Are your nonexempt employees sneaking a peek at work-related e-mail while off the clock? asks Tammy Binford, writing on HrHero.com®. Watch out: There could be tricky wage and hour dangers ahead.
Ever suspect your employees’ bosses may be pressuring them to respond to calls and e-mails after the workday ends? Have loyal employees trying to help out after hours and off the clock? If those thoughts keep you up at night, it’s time to make sure your employees’ smartphones aren’t putting your organization at risk of violating wage and hour laws.
Mark E. Tabakman, a partner with Fox Rothschild LLP in Roseland, New Jersey, warns employers of an “explosion of class-action cases” stemming from overtime-eligible employees using smartphones to extend their workday without those after-hours tasks being compensated.
‘Similarly Situated’ Dangers
“It only takes one person to start a whole mess for you,” Tabakman says, since U.S. Department of Labor investigators don’t stop with the complaining employee. They also look at how many others are “similarly situated,” he says. A single employee’s complaint can turn into a class action when all the other similarly situated employees are included.
Just a few minutes a day over months or years can add up to financial disaster if an employer has a number of employees regularly using their phones for uncompensated work.
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Tabakman recently conducted a BLR webinar titled “New Wage-Hour Solutions for Managing Travel, Training, On-Call Time and Smart Phones” in which he covered several wage and hour issues, off-hours smartphone use among them.
Tabakman calls the extension of work time made possible by smartphones and other electronic devices a new danger for employers that calls for monitoring and a solid policy to hold down the threat of uncompensated overtime claims from employees who are not exempt from the federal Fair Labor Standards Act (FLSA).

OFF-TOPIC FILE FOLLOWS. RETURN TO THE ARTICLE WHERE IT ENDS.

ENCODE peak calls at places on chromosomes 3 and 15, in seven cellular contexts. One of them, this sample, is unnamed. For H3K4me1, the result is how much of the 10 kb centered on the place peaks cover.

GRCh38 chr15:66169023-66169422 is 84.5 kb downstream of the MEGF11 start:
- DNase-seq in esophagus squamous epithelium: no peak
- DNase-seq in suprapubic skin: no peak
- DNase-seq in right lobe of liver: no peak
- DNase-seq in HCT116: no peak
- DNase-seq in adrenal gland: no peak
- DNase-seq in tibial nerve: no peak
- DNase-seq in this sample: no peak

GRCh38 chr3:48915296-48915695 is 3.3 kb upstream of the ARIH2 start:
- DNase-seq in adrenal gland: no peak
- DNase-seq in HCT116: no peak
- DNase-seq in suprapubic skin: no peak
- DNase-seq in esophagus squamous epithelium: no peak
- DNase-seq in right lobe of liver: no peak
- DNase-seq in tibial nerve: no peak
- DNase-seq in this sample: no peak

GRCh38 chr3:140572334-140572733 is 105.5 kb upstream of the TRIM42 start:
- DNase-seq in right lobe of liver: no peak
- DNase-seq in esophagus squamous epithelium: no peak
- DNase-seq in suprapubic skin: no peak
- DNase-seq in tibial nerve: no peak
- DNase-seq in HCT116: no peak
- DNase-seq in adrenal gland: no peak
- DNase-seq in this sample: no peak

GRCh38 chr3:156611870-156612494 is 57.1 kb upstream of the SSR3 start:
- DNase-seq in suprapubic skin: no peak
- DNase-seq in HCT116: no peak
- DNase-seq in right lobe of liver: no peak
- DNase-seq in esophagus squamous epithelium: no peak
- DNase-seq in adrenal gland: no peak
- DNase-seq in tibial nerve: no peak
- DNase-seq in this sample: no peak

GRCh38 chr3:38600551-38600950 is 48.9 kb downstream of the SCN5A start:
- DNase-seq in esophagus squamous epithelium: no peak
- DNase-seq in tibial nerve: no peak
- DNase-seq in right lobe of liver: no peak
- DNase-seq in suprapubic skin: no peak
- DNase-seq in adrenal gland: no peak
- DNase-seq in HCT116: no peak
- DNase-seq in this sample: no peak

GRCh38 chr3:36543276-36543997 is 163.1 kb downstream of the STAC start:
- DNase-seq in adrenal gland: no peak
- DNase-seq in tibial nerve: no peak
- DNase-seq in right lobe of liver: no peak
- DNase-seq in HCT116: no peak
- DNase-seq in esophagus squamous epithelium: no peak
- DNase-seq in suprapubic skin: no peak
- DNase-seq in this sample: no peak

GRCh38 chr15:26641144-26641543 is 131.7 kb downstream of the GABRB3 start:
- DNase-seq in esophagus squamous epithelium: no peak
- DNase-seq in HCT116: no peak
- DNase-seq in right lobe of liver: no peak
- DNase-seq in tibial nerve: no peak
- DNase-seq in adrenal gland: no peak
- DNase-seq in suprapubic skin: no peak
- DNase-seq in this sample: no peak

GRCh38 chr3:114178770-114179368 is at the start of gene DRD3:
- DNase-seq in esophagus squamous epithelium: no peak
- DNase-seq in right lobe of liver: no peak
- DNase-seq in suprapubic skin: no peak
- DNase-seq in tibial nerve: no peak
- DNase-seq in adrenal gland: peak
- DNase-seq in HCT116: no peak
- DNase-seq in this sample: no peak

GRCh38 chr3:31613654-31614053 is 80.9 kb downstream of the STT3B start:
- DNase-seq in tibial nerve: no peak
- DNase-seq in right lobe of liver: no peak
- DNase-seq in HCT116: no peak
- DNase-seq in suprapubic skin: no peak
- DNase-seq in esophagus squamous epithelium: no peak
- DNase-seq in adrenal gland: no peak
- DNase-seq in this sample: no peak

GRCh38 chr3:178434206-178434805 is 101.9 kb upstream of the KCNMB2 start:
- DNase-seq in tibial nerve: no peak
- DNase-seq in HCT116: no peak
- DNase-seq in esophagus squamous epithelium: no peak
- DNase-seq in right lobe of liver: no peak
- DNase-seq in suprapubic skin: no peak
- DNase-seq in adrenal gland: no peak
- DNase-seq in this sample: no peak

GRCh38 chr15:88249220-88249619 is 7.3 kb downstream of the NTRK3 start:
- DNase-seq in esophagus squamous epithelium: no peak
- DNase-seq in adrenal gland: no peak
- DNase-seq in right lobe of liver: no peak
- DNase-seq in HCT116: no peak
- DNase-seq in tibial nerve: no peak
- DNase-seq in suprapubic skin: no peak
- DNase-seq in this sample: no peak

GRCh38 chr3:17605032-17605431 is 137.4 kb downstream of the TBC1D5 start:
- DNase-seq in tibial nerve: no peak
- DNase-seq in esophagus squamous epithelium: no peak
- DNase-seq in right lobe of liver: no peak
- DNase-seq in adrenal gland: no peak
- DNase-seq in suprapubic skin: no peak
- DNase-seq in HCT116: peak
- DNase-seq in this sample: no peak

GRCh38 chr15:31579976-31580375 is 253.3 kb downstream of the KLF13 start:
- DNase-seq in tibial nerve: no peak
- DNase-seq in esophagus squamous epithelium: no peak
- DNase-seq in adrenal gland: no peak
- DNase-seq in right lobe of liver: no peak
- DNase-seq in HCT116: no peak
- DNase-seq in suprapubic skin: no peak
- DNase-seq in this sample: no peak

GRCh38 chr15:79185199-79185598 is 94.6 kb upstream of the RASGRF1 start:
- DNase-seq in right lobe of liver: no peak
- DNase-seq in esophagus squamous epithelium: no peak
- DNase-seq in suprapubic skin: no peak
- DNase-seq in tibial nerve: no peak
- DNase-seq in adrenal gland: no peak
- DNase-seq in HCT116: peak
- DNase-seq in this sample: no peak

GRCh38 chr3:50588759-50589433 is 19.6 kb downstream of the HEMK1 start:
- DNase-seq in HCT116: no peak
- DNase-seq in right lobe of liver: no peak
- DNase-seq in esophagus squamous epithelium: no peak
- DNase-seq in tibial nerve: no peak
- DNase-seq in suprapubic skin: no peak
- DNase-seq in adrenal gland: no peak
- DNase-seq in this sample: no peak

In the last several years, the courts have seen a flood of lawsuits in which groups of employees claim the time they spend reading and responding to e-mail should be considered work time and therefore paid. In many cases, they’re successful, Tabakman says.
“Think about ‘implicit compulsion.’ A supervisor sends an employee—a subordinate employee—an e-mail Friday night asking for an opinion, asking for advice, asking for an answer,” Tabakman says. The supervisor sends an attachment and says, “‘Read this memo, give me your comments on it.’ … You’re a subordinate employee. Who among us is going to say to our boss, ‘I’ll get to it Monday’? Very few people. The world is so competitive. The workplace is so competitive.”
Tabakman points out that employees are often expected to check their e-mail, and it’s not too much of an overstatement to say many employees today are under “electronic siege” because they are required to respond to after-hours messages.
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‘De Minimis’ Defense Often Ineffective
It’s tempting to think that just a few minutes of after-hours work won’t cause a problem because the time is minimal, but Tabakman points out the danger of that thinking. When employees sue, claiming they should be compensated for after-hours smartphone work, the employer typically uses the de minimis defense. De minimis means very little, a trifle, just a minute or 2. The employer maintains that the time spent is de minimis, but it isn’t. Just 5 minutes a day adds up to almost a half-hour a week.
“There are cases holding that a half hour a week is not de minimis,” Tabakman says. “The so-called de minimis defense, nine times out of 10, it’s a losing defense. Beware.”
Tabakman also warns employers to think about state laws in addition to the FLSA. Also, employers should be aware that some employees are checking work e-mail at home whether they’re told to or not.
Just because the employer doesn’t require employees to stay tied to their phones doesn’t eliminate legal risk. The law defines “work time” as the time an employee is “suffered or permitted” to work.
So, an employer doesn’t have to require employees to answer e-mail and perform other tasks off the clock to run into trouble. Merely permitting that work without counting it as compensable time puts the employer at risk. Thus, employers may be “sitting on a time bomb,” Tabakman says, if nonexempt employees are taking calls, checking messages, responding to e-mail, etc., without getting paid.
In tomorrow’s Advisor, sample policies on cell phones, plus an introduction to the complimentary webcast from SilkRoad, Coming Alive: Creating an Engaged Workforce.